Having scored an international hit with his previous effort, the jet-black comedy of bad manners ''Force Majeure,'' Swedish filmmaker Ruben Ostlund returns with his latest effort, ''The Square,'' and while it did win the top prize at this year’s Cannes Film Festival, the results aren't quite as impressive this time around. In this satire of the pretensions of the contemporary art world, the curator (Claes Bang) at an ultra-modern museum has just programmed a new exhibit known as ''The Square,'' which is just an empty space that asks viewers to reject their self-involved lives for a more altruistic approach to life. Neat idea, but how exactly does one sell it to the masses? A radical ad campaign is needed but the one devised goes way too far and attracts unwanted attention when it inadvertently goes viral. Meanwhile, the path of altruism that he preaches at work does not evidently extend to his personal life--his cell phone is stolen as part of an elaborately crafted pickpocket routine and when he manages to track it down, he kicks off a chain of events that have sad consequences for a number of people. The problem with ''The Square'' is that while its jibes at self-satisfied artists, curators and journalists (Elisabeth Moss turns up as an American art critic who turns out to be just as weird as everyone else and even apparently lives with a monkey) is quite funny at times, the humor is disappointingly shallow and glib and never manages to mine uncomfortable truths in the way that ''Force Majeure'' did to such bracing effect. To make matters worse, the film clocks in at 2 1/2 hours, which I suspect most people will feel is just a tad too much to spend watch someone shooting Swedish fish in a barrel. That said, it does contain a fair number of amusingly uncomfortable moments (the sequence involving a seemingly deranged performance artist (Terry Notary) unleashed on a fancy banquet is already semi-legendary) and the performances are pretty good throughout. Despite my misgivings, I suppose that I would probably still offer ''The Square'' a mild recommendation since the stuff that works does work quite well. However, when it is all over with, I suspect many viewers will emerge from it the same way that they do after visiting art installations like the ones skewered here--shaking their heads and wondering what the hell all the fuss was about.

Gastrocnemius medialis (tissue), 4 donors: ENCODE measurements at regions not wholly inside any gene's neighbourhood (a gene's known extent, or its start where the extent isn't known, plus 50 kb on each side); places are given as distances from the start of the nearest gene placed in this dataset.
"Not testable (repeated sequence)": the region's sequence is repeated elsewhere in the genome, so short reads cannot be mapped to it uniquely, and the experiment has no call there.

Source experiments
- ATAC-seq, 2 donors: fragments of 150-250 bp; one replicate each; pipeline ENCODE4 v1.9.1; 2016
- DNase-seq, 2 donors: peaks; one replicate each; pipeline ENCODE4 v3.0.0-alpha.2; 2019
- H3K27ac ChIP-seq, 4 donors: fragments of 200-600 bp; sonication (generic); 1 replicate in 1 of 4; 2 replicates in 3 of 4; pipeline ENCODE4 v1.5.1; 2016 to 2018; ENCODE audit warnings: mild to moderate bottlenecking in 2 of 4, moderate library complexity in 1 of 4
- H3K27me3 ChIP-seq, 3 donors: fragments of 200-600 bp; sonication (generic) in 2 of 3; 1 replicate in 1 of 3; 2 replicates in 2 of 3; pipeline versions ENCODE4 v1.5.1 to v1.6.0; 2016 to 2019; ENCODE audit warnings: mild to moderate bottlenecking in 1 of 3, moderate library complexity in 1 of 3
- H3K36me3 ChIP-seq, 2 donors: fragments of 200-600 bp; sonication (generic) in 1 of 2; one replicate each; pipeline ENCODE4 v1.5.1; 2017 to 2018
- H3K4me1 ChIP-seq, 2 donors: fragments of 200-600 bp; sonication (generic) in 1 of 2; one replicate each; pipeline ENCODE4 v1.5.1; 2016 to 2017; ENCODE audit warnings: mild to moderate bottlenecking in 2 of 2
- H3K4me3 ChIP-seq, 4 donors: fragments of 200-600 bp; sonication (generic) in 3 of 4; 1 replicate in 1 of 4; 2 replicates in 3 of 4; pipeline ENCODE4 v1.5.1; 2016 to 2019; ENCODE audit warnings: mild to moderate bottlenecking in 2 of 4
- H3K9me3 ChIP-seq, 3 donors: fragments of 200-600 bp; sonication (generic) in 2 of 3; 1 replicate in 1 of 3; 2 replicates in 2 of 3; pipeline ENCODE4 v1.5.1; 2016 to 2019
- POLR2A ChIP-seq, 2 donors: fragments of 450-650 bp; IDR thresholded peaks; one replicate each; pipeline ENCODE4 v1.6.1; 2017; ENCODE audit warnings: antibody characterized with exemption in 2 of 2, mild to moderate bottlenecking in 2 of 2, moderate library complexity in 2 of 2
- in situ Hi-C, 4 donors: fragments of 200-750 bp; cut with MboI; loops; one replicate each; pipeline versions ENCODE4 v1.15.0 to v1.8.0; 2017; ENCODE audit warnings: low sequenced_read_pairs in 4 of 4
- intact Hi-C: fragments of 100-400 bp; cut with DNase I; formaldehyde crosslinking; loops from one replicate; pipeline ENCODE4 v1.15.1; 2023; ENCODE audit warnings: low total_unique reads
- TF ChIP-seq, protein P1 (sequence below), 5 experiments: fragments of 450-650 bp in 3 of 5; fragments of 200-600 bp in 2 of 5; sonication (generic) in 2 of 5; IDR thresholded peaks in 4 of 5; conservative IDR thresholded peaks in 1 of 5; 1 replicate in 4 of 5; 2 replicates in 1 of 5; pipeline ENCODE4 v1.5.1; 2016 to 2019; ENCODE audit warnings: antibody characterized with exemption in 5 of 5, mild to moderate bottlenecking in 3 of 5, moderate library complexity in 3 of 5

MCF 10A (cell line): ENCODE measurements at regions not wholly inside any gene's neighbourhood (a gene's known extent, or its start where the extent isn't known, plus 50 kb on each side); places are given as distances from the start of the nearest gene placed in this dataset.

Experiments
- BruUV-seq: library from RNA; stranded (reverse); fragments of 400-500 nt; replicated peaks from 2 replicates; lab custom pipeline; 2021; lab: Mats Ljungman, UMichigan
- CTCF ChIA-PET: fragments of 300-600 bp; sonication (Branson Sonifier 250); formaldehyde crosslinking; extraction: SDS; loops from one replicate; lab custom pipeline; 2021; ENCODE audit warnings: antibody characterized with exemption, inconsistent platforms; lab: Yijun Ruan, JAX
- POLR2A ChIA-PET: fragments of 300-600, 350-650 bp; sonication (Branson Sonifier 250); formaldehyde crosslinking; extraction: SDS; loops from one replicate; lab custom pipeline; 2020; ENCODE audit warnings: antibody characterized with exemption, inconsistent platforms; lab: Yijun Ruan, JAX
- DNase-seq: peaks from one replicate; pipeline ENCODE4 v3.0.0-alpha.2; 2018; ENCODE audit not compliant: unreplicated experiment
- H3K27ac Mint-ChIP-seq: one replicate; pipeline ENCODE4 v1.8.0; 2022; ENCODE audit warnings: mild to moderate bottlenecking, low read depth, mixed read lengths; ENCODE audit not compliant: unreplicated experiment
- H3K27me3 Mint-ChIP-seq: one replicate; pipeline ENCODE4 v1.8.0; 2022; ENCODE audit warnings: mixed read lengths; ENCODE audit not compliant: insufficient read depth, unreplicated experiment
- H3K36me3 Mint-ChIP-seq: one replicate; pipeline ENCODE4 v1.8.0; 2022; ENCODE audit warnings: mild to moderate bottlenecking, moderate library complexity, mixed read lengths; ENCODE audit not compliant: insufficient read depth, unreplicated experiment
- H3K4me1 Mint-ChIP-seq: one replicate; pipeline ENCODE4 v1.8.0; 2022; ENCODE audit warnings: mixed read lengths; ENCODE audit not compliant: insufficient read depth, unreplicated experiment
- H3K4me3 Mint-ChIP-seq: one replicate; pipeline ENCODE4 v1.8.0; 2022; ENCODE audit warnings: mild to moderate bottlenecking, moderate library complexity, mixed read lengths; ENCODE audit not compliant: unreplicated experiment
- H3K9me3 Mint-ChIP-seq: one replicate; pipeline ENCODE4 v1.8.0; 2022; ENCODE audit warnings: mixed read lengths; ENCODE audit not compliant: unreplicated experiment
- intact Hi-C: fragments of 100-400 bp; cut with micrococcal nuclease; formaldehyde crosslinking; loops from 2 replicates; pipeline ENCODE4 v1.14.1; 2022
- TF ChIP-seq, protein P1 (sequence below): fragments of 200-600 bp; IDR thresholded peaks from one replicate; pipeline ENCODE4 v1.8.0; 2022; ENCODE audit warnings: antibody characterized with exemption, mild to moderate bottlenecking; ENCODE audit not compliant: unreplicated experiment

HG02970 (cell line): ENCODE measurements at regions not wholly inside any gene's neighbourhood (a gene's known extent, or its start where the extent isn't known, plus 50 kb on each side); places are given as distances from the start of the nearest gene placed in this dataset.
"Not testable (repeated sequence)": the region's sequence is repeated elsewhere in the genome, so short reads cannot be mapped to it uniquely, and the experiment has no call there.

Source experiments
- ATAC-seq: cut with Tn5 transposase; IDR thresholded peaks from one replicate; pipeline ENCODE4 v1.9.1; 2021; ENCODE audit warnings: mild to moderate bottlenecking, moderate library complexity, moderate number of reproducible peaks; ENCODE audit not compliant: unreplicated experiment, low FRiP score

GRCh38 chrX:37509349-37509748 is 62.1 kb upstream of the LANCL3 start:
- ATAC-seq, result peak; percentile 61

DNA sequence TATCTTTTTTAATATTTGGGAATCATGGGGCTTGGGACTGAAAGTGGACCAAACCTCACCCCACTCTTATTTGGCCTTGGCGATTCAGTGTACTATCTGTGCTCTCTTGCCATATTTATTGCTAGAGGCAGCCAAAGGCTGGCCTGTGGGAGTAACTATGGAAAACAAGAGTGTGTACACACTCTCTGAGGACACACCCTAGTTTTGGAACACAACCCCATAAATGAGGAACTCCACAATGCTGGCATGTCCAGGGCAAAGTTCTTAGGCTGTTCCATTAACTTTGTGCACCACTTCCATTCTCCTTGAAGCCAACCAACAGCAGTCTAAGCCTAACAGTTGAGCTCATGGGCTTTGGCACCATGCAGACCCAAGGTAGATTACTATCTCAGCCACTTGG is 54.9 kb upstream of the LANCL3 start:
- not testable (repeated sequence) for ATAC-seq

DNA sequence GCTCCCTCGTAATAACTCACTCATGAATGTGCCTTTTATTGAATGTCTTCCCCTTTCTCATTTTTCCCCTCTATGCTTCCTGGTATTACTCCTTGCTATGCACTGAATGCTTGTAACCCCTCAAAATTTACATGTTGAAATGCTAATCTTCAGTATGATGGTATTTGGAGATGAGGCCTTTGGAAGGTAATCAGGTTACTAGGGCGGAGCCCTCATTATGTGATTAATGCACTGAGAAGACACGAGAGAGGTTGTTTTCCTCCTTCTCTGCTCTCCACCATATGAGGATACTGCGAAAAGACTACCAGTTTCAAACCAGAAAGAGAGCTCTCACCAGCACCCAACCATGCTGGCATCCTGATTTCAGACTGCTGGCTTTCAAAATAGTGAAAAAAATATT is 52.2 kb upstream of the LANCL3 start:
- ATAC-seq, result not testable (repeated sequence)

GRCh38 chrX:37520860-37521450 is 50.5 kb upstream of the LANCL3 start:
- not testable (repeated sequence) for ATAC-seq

The horror comedy ''Tragedy Girls'' starts off like an ordinary slasher movie with a masked killer named Lowell (Kevin Durand) chasing teen girl Sadie (Brianna Hildebrand) but quickly shifts gears when she and best pal McKayla (Alexandra Shipp) end up capturing him and begin zapping him with tasers. It turns out that the two girls are equally obsessed with murderers--they host an online show on the topic--and their status on social media and have hit upon a plan to combine the two. With Lowell’s tutelage, they will start killing people in their own small town themselves and become online media stars as the sympathetic and highly telegenic victims while at the same time pinning the crimes on some unsuspecting dope. From the start, it is clear that writer-director Tyler MacIntyre is trying to offer viewers a combination of the cult classics ''Heathers'' and ''Scream'' but falls short in both cases regarding the cynical humor of the former and the self-aware attitude of the latter. The oftentimes snide and rude dark humor clangs uncomfortably with the bloody mayhem on display and there are so many dead ends and plot divergences that it feels like a killer short film premises that has been uncomfortably padded to feature length. As the two leads, Hildebrand and Ships do make for an appealing team and many of the best moments involve the two of them sparking off of each other. Unfortunately, despite their winning chemistry and a few funny moments here and there, ''Tragedy Girls,'' like many of their onscreen victims, runs out of life long before it finally ends.